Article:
Additional bonuses are available and every farmer that successfully registers before 31st August will be eligible for a £25 early bird bonus.

“At Severn Trent, we have an ambition to be environmental leaders and find sustainable solutions to water source issues. If we solve these issues at source, rather than putting in expensive and environmentally damaging new treatment, we can ultimately deliver a sustainable solution that is cheaper for all our customers,” concludes Dr Rettino

To find out the full terms and conditions of the scheme, and to sign up to Farm to Tap, farmers should email farming4water@severntrent.co.uk

  • Right pellet, right time

Hard on the heels of Severn Trent encouraging farmers to reduce levels of metaldehyde in drinking water comes Adama urging arable growers to make every slug pellet count this season by applying the right pellet at the right time and at the right dose. In doing so, the crop protection company hopes growers can minimise the impact of key molluscicide active ingredient metaldehyde on drinking water quality and environmental diversity.

“Our ongoing commitment to promoting the responsible use of agrochemicals and reducing the threat of key active ingredients being lost means we’re asking growers to think carefully about how and when they apply slug pellets,” explains Andy Bailey, Adama’s Fungicide and Molluscicide Technical Specialist. “That means ensuring all spreading equipment is properly maintained and calibrated before pellets are applied.”

To enable accurate spreader calibration without the use of live slug baiting pellets, Adama is giving away a limited number of 5kg bags of placebo pellets which are a perfect copy of the company’s own metaldehyde based slug pellets.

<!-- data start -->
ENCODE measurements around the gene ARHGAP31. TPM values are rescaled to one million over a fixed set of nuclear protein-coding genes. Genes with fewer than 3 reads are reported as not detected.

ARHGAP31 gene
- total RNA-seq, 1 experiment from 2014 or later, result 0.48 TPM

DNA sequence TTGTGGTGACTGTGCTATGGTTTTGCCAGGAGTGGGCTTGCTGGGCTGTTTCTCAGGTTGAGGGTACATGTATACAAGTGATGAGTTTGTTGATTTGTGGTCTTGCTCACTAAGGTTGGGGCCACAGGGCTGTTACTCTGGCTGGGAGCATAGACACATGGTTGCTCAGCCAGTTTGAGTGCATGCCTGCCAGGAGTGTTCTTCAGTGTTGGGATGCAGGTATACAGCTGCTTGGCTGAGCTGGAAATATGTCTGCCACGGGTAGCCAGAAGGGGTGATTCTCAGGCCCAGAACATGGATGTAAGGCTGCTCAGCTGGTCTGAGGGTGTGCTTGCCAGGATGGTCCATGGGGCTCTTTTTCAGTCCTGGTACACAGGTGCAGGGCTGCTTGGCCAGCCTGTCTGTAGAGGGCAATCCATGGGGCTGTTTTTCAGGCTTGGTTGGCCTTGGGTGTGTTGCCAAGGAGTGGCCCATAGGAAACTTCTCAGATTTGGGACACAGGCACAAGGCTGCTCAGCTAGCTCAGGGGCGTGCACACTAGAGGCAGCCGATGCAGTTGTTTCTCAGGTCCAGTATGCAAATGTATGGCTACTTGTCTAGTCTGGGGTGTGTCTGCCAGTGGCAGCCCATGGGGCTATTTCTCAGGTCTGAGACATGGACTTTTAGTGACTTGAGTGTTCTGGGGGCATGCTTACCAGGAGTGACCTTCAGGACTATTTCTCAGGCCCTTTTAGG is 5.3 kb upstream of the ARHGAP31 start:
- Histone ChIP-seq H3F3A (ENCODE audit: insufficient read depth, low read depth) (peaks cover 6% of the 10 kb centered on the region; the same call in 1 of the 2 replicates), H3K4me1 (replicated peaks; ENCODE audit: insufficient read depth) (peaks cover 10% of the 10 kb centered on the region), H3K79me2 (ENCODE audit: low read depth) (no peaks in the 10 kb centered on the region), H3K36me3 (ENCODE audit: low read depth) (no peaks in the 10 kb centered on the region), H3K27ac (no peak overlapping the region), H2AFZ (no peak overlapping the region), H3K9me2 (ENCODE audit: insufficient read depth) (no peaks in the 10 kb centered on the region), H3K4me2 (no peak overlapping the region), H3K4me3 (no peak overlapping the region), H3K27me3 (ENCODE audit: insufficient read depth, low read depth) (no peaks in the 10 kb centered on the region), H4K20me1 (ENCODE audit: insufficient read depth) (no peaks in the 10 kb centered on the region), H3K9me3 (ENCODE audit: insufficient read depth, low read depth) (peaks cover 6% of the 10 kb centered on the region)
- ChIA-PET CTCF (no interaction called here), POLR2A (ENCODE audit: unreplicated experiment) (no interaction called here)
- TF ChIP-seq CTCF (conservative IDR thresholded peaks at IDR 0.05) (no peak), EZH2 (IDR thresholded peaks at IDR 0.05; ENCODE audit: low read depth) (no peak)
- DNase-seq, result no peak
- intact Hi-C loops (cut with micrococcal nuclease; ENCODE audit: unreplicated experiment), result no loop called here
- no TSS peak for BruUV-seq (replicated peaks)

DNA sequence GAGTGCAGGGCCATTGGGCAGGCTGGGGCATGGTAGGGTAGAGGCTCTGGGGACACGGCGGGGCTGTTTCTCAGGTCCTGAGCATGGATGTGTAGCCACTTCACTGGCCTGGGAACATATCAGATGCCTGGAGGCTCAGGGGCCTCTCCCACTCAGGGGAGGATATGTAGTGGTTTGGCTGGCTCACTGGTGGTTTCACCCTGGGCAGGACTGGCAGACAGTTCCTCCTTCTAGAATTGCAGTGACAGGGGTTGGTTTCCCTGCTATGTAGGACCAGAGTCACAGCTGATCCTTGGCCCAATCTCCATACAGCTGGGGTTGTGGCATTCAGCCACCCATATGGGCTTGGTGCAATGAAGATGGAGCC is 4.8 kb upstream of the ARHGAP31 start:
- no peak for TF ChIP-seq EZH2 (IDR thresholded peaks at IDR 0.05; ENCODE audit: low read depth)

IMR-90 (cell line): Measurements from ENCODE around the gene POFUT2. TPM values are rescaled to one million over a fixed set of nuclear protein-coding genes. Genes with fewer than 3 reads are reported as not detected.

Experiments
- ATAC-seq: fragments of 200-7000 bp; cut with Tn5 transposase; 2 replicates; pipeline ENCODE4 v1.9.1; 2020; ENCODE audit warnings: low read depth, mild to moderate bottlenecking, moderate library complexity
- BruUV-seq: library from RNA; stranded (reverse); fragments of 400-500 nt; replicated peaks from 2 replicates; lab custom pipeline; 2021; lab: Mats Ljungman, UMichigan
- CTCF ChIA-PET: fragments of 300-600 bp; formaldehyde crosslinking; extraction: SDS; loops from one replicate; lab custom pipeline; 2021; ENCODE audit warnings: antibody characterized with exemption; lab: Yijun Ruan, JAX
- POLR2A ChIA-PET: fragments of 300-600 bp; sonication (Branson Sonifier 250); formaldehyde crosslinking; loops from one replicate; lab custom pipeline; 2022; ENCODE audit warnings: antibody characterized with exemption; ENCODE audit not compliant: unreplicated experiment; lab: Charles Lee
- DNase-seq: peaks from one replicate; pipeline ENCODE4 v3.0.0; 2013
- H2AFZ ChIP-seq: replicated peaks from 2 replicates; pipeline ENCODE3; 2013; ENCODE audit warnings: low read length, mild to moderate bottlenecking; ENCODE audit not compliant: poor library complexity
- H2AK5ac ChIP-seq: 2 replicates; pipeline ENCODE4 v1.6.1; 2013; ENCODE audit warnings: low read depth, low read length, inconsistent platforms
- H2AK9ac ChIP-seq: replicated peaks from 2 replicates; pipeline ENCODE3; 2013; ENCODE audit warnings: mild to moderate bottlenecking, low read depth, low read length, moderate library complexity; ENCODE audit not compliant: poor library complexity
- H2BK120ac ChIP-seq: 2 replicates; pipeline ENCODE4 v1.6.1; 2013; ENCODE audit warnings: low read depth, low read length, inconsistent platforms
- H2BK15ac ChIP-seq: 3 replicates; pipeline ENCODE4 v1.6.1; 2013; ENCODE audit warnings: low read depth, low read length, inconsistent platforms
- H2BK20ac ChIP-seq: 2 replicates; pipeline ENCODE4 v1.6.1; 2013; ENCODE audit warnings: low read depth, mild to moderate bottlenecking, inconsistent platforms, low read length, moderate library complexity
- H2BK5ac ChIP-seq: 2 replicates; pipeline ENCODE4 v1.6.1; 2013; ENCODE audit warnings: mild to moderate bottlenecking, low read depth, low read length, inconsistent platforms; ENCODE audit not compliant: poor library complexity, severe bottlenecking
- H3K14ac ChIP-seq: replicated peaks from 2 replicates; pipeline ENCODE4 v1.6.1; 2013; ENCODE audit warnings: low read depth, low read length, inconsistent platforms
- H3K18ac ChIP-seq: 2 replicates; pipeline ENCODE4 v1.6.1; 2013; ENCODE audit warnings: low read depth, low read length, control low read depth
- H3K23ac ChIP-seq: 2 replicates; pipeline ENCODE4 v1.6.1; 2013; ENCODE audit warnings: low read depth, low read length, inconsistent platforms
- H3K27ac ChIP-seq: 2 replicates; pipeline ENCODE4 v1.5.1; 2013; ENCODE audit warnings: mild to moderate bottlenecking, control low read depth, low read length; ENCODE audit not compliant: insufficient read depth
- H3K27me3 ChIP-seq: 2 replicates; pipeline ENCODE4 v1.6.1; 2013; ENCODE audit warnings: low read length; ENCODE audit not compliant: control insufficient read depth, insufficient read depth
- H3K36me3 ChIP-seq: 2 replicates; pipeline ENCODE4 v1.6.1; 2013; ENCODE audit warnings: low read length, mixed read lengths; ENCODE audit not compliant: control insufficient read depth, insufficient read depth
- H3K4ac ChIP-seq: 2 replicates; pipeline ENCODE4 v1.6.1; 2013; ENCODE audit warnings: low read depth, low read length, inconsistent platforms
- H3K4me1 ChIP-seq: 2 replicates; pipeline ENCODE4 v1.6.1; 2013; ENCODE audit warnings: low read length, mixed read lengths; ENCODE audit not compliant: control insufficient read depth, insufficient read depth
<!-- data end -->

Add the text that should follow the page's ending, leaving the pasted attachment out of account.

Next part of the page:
“Whilst these dummy pellets perfectly replicate the ballistic characteristics of products such as Gusto 3, Carakol and Enzo, they don’t contain any active ingredient,” Andy continues. “Since we launched this year’s pellet giveaway a month ago we’ve had such an overwhelmingly positive response that we’ve decided to order a second batch which growers can apply for by visiting our website.”

Being precise in terms of slug pellet applications also comes down to pellet quality, as Andy explains. “The key to effective and sustainable slug control is to use a bait which not only offers high mortality rates, but which is also highly palatable, and which retains its integrity over a long period of time, even in persistently wet conditions.”

Ensuring that the right pellet is applied at the right time and right dose requires that the latest best-practice stewardship guidelines are followed. “Essentially this means minimising the risk to water and wildlife by preventing pellets from landing within 10 metres of any field boundary, hedge or watercourse, using the minimum dose to avoid drainage and run-off losses, and not applying when heavy rainfall is forecast or if field drains are flowing,” Andy continues.